Thursday, July 26, 2007
For me it was really difficult to return back to Texas after traveling the world for three years. I've finally managed to wake up in the mornings and instantly figure out what bed I'm in and what city I'm in (my own and Houston are the correct answers) as opposed to waking up in my bunk in my coffin sized cabin on a yacht anchored off some Caribbean island that we arrived to that morning.
It hasn't been easy adjusting to normal life, but here are a few suggestions I have for fellow travelers trying to fit into society:
1. Know What to Expect
Get ready before you even return home. Know that life is just going to be different and so are you.
2. Establish a routine
The best way to begin re-familiarizing yourself with your own culture is to get into a similar routine that you had before you left. Before I moved to St. Maarten I would attend church on Sundays and then go to Starbucks afterward as my reward for actually making myself go to church! When I moved away to the Caribbean, I lost this routine. Since I have come back to the states, I've returned to this routine and I find it comforting. Obviously, you don't have to do what I've done, but think back to a routine you had before you left, say movie night every Friday with a group of friends. There is comfort in routine and you might find this as a good option to the return of "normalcy." This behavior also gives you a sense of control. More than likely you are going to feel a little out of whack with the rest of society for a while.
3. Surround Yourself with Friends and Family
You will find that most things will be the same as when you left, but a few things will have changed. Maybe your friends will have moved, gone through changes in their own lives, but the basic values that you and your friends shared that made you friends in the first place have likely not changed. After all, they have known you your whole life while the new friends you made while traveling only have known you for a few days or months. They may not really know you at all other than you are good with finding the best pubs to crawl.
While you may have different understandings and beliefs since you left, you are still in many ways the same. Your core has not changed. Surrounding yourself with friends and family will breed a familiarity that you may not have had in a while. Your friends and family will give you a sense of balance that's necessary for re-adjustment. Try not to talk too much about how great it was to see the Mona Lisa at the Louvre or how you went to the best party ever on New Years in Thailand. You'll only alienate yourself because they just won't understand. Only fellow travelers will really understand you then.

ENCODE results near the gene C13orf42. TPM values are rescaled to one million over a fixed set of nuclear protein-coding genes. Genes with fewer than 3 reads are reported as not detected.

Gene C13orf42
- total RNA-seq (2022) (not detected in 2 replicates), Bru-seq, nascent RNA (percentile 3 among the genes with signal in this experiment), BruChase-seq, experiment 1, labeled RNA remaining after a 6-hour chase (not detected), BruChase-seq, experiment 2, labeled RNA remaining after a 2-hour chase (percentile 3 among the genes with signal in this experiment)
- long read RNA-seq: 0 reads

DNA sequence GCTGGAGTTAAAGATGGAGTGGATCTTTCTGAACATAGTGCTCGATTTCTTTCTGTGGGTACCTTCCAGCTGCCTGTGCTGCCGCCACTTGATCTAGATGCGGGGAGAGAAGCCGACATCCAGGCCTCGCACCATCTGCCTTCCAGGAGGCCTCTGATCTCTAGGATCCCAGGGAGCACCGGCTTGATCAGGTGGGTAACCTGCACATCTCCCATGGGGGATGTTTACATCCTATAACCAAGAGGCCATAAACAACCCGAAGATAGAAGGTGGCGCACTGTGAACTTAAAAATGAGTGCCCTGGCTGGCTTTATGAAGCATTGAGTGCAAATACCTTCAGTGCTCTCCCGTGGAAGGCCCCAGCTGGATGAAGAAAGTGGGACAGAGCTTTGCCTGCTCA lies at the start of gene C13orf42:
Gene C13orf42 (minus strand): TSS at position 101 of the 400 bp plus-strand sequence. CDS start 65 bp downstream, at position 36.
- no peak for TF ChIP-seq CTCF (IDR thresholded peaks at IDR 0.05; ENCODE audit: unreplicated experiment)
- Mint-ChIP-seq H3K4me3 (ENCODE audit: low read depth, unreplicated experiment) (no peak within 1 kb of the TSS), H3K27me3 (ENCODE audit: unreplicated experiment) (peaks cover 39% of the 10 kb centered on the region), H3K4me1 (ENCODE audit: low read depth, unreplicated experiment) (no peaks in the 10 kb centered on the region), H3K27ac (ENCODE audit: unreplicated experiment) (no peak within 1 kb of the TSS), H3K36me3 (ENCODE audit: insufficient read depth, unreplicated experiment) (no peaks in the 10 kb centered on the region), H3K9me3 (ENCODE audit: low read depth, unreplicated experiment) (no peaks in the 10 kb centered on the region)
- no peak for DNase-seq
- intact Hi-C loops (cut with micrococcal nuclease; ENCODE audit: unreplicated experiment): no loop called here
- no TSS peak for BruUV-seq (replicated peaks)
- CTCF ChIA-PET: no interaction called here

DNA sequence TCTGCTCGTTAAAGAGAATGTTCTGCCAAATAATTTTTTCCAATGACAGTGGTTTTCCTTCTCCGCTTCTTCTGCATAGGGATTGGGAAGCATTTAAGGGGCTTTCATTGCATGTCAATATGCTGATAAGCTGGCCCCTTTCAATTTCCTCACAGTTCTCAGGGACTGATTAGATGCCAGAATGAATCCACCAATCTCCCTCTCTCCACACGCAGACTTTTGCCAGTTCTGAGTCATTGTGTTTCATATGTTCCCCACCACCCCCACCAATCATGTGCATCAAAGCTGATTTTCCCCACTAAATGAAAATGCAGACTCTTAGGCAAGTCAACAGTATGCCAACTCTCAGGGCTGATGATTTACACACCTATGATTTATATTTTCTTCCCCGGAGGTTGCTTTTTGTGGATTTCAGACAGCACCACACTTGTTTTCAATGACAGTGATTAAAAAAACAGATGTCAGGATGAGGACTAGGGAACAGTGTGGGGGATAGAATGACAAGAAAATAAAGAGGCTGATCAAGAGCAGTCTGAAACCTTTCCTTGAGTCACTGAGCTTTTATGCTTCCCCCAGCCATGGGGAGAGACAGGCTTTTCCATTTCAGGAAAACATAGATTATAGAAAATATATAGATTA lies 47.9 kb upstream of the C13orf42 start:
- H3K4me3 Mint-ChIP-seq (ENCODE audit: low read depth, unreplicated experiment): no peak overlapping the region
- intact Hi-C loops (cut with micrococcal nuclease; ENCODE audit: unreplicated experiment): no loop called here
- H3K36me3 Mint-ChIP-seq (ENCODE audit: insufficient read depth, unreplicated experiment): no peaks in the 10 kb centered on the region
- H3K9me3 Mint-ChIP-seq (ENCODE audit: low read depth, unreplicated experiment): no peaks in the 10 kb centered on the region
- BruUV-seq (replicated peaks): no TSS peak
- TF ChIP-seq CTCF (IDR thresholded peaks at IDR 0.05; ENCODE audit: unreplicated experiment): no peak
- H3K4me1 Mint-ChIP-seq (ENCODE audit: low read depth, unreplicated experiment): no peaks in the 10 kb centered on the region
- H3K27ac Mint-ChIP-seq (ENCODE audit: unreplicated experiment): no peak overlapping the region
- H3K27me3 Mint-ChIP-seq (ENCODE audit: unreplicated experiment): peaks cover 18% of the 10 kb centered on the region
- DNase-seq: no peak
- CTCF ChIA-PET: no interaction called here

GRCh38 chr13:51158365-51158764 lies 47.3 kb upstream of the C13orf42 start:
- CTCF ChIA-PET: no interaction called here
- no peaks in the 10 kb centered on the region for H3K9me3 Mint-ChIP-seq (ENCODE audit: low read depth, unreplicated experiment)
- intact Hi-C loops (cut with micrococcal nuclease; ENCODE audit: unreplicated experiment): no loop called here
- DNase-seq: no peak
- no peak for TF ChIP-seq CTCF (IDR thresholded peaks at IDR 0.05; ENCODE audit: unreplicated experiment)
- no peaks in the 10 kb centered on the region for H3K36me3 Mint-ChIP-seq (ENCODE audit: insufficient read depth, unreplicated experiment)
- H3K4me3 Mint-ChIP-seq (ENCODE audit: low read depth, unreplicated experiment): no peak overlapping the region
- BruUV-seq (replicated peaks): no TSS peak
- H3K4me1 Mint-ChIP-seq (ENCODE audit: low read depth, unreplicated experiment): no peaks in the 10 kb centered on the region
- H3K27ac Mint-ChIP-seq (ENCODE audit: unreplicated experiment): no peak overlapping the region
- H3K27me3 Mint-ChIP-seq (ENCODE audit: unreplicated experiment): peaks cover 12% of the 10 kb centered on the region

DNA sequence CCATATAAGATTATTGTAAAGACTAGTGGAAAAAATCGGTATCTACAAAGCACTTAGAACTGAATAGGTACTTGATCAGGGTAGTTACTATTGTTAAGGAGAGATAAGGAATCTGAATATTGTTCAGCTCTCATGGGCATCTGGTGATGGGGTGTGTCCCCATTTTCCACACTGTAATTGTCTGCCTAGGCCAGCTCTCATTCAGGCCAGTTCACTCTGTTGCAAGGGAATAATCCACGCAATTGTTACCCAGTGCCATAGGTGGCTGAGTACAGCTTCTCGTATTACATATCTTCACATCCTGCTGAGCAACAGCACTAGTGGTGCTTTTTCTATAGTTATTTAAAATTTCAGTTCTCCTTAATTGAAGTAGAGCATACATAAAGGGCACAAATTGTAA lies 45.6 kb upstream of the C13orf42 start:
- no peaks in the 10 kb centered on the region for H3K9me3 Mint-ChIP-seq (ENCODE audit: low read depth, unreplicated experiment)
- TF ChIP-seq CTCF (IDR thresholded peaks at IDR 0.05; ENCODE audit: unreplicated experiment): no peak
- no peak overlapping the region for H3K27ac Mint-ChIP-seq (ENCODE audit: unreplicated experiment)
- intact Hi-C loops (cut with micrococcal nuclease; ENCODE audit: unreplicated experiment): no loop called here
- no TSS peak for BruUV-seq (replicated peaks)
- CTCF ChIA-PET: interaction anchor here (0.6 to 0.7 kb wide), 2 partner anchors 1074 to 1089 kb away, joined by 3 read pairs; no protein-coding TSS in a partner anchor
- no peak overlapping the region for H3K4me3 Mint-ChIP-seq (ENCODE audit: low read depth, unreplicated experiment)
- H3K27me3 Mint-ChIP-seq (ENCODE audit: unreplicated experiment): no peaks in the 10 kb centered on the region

4. Keep in Touch
Stay in contact with your friends that you made while traveling. If they have returned home too, they are probably going through the same feelings of reverse culture shock as you. They are the ones that you can re-hash your travel tales.
5. Stay Busy
Don't sit around mourning that you've returned home from a fun filled adventure never to return again(like I did!). Allow yourself to get out there and experience your new city and to find new friends.
6. Recognize You're Not Alone
Remember that experiencing difficulty in re-adjusting to home is very common. You may find yourself getting upset with "how things are done" back home. This is normal. Try to look at your own culture with the same open-mindedness you had when you were traveling to new countries. Realize that in time, you can manage to re-adjust to your home while keeping the great experiences and life lessons that you had while traveling and remain the same person with just a little more understanding than the rest.
Tuesday, July 24, 2007
The Pineapple House is quite popular in the Antigua yachtie scene, but it's not just yachties that stay there.
Built along the side of a hill amoungst beautiful landscaped trees and flowers, the open air cottages have a million dollar view of multi million dollar yachts docked in Falmouth Harbour.
The cottages are open and breezy, you'll never need air conditioning. The most beautiful beaches on the island are a five minute walk in one direction and the best nightlife and shopping on the island are five minutes away in the other direction.Rates start at $1,100 a week in November. The Pineapple House is only open November 15 to May 15.
Monday, July 23, 2007
I accidently stumbled upon your blogspot after I googled "yacht crew and antigua"....haha anyways...I graduate from the university of florida next saturday, and my plan is to head down to the caribbean and work in yachting like you did....and i'm also pretty much flat broke like you were when you went to barcelona ( i listened to your podcast)...i've been down to fort lauderdale and have registered with the crewing agencies and everything, and i've gotten offers to work on boats,but i havent been able to accept any because of school. i love st maarten to pieces (i went there on vacation with my family about 3 years ago and fell in love with the yachting industry, and had a great time hanging out with all the yachties!), and i'm considering buying a one way ticket to the island. since lived there before, i was wondering what you think the chances of me finding a job are? i'm very torn because i love the caribbean and want to work there and i'm worried that if i stay here in fort lauderdale i'll miss my chances of getting work that goes to the caribbean because its not exactly the high season any more.....anyways, any advice you can give me would be greatly appreciated.....thanks!!